There are rail shooters, there are rail shooters, and then there's this: the most raily-est game ever to force you down a preset path while enemies pop up only to be shot moments later. It's Sega's 1991 arcade title Rail Chase!
Okay, so the title screen isn't very promising. Not much of the classic Sega charm of the eighties and early nineties on display, just rusty, riveted metal and a headachy red background. Maybe this is going to be like a cutesy version of Silent Hill (just a heads up: it really, really isn't.)
In Rail Chase you're playing the role of the chasee and not the chaser, so who are you running away from and why do they want you dead?
An evil syndicate - I'm assuming they're a crime syndicate, but they could just be a bunch of vicious bastards who play the lottery together - have removed the sacred treasure of Guaramure, and it's your job to return it to the villagers through the twin powers of mine carts and guns. Of course, the idol doesn't start in the mine cart: no, it's sitting on a plinth just waiting to be picked up by anyone who wanders in.
Take on meeee...
Take me onnnnn...
I’ll be gone, in a mine cart sooooooon!
And so the floor collapses and the idol, plus our hapless heroes, falls into a conveniently-placed mine cart. Sadly that's the last we'll see of the A-Ha pencil effect, which is a shame because it's Rail Chase's best feature and a game completely in that style would have been much nicer to look at than what we actually get.
Before we leave the intro behind, I have to mention the voice acting. It's brief but no less impressive in its power and clarity for that, and it's also proof that the voice acting in House of the Dead 2 was no fluke.
Mary gets her wish and soon enough you are getting out of there, riding in the comfort and style that only comes with rail travel.
It's a pity everyone wants you dead, really. I wasn't kidding when I said that this is the most rail shootery of any game I've ever played - the only gameplay mechanic is to move your cursor over... well, pretty much everything, and hold down the fire button until it's not there any more. In fact, there's no reason to ever let go of the fire button, so you might as well bring some duct tape to hold it down and give your thumb a rest.
Really, that's all there is to it, aside from shooting the occasional first aid kit that somehow doesn't patch up your wounds but rather repairs your trusty mine cart. It's so basic in its approach that you start to wonder how it even got made as late as 1991 - I mean, compare it to Mechanized Attack. That was a game hardly overflowing with innovation, but at least it had a few power-ups and the grenade special attack. Rail Chase has none of that. It's just move the cursor, press the button, repeat until either you run out of credits or you run out of game. It's the Mario Paint fly-swatter game but with more forgettable music. So why am I even writing about it? Well, it is still a Sega game created at the height of their powers and therefore deserves to be remembered, but it's mostly because even a game this tepid still has a few things to amuse me. Take, for example, the first stage's boss(es).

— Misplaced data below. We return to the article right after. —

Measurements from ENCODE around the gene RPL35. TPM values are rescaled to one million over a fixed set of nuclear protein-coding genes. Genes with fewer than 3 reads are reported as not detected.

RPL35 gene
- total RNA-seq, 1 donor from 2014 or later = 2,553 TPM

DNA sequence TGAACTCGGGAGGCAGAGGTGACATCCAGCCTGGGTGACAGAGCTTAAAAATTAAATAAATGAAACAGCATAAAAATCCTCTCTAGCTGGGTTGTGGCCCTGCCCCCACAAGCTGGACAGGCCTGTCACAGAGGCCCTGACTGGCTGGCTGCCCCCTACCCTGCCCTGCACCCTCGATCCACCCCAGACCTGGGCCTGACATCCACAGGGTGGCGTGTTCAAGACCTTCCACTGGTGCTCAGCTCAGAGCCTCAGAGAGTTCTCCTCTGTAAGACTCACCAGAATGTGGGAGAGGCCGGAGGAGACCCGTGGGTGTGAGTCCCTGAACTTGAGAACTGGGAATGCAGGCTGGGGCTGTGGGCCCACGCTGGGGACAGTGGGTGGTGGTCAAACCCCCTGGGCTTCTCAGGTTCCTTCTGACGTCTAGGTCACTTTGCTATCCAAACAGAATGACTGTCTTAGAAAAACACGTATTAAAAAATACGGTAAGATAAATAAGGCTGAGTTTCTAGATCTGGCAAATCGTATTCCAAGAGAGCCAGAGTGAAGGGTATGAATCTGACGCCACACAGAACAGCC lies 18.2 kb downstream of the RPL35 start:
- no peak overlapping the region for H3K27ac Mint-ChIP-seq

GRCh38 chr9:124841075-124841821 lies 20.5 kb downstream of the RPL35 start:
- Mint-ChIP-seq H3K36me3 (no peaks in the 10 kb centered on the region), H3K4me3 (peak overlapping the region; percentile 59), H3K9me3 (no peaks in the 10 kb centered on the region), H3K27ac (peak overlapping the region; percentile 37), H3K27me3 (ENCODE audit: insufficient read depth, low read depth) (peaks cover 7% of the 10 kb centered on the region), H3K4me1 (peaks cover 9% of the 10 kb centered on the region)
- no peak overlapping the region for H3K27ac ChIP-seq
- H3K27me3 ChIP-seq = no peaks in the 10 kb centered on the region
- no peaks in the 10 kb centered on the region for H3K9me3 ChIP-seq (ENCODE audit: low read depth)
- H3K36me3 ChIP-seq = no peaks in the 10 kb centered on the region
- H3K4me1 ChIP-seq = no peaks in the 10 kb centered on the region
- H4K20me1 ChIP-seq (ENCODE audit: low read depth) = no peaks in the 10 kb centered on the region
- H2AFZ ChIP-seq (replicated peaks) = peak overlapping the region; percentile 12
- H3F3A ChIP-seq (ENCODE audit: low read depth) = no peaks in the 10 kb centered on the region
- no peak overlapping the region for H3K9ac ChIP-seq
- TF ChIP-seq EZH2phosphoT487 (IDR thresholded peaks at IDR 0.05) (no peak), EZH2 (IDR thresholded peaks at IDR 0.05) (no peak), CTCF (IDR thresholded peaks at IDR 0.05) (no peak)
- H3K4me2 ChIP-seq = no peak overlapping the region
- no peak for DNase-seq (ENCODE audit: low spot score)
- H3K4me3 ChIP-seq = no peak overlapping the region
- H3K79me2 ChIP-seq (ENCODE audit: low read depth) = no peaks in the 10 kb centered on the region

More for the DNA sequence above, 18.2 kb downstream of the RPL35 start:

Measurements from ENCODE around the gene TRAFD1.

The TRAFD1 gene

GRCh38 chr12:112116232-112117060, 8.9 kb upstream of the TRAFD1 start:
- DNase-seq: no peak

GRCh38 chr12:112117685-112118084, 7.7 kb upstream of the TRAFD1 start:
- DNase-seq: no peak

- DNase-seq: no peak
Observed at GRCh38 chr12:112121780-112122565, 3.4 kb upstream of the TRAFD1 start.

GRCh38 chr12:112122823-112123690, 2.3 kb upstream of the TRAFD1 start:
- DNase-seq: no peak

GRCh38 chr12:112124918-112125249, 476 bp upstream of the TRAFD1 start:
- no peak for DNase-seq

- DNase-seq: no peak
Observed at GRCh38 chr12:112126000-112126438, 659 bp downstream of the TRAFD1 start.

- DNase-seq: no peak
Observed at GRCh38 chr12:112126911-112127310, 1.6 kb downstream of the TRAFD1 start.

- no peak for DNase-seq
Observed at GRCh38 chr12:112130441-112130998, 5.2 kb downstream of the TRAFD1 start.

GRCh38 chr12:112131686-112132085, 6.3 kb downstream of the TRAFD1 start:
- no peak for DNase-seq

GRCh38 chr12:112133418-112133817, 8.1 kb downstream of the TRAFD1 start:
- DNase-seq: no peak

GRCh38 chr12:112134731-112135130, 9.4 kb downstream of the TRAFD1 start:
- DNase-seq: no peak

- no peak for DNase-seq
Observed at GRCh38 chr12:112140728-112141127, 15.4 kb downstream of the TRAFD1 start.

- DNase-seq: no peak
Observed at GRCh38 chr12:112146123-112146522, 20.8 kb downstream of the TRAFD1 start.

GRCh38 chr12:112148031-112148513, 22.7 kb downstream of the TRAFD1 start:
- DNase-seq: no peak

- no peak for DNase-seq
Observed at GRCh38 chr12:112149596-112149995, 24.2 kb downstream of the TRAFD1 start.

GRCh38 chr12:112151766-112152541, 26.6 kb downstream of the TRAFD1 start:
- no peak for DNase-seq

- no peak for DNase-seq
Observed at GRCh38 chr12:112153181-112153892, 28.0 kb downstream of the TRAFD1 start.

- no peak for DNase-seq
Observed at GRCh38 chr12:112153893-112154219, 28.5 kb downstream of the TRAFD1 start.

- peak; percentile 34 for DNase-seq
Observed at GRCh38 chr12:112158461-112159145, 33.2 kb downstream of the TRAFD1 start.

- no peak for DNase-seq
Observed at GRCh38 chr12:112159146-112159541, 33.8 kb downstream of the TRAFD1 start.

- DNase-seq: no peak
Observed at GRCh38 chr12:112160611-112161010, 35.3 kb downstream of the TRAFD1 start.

A trio of WCW wrestlers in hockey masks who chase you in an armoured mine cat. That's just a fun thing to see, and it's equally fun to ponder just who the hell they are. Are they employed by the syndicate? Did they get lost on their way to a Friday the 13th convention? Why does there need to be three of them crammed into their tiny little cart? Actually, that last one's easy - it's one guy to light the endless supply of dynamite they chuck at you, one guy to throw the dynamite and another guy to operate the bullet-proof shield attached to the front of the cart, because apparently this kind of thing happens to the syndicate often enough that they have special combat-model mine carts.
The boss actually follows you throughout the entire stage, and every so often you'll have to turn around and shoot them a few times - you can see the little graphic at the top of the screen which shows how far away they are. Mostly, however, you'll be killing hundred of men wearing turbans: some with guns, some with swords and a large number of particularly stupid ones who have decided that the best place to take cover is behind the many boxes of dynamite that line your route. Rail Chase is obviously heavily inspired by Indiana Jones, (just wait until you get chased by a rolling boulder,) although you're actually some kind of Bizarro-Indy who's returning a priceless artefact to its rightful owners instead of keeping if for yourself / out of the hands of Nazis.
After a while the boss will suddenly become vulnerably to bullets and you can shoot him / them to death. If you die they catch up to you and bonk you on the head with a mallet which, along with the physics-defying mine carts and the copious amounts of dynamite they throw at you, puts these guys firmly into the Looney Tunes school of physical violence.
Once the boss is defeated you can roll into stage two... but which stage two will it be? Sega at least tried to shore up Rail Chase's extremely meagre level of content by including some branching routes through the game, although because of the way they branch it's possibly to see every stage after two playthroughs and completing two playthroughs of Rail Chase only takes about thirty minutes.
Stage branching is decided by junctions in the previous stage, with signals that you can shoot to change the directions of the rails. There are quite a lot of these signal points but mostly they just offer a slightly different route through the stage, usually a very clear-cut choice between an Elysian paradise filled with health kits or a route that's nothing but barricades. One switch, however, decides where you'll be heading for stage two.
One route takes you through a grimy industrial city. There are hundreds of flamethrowers pointing directly across the track, attached to hinges that rotate the flamethrowers to an upright position when you shoot them, and a sensible person can ask only one question of this: why? Why has your mine cart system, presumably used 99.99% of the time for the transport of minerals or waste materials, been constructed as a hellish gauntlet of searing flame? Are your workers really that unruly that the only thing that can keep them in check is a regular blast of fire? No wonder they're all so eager to stand next to the large boxes of explosives.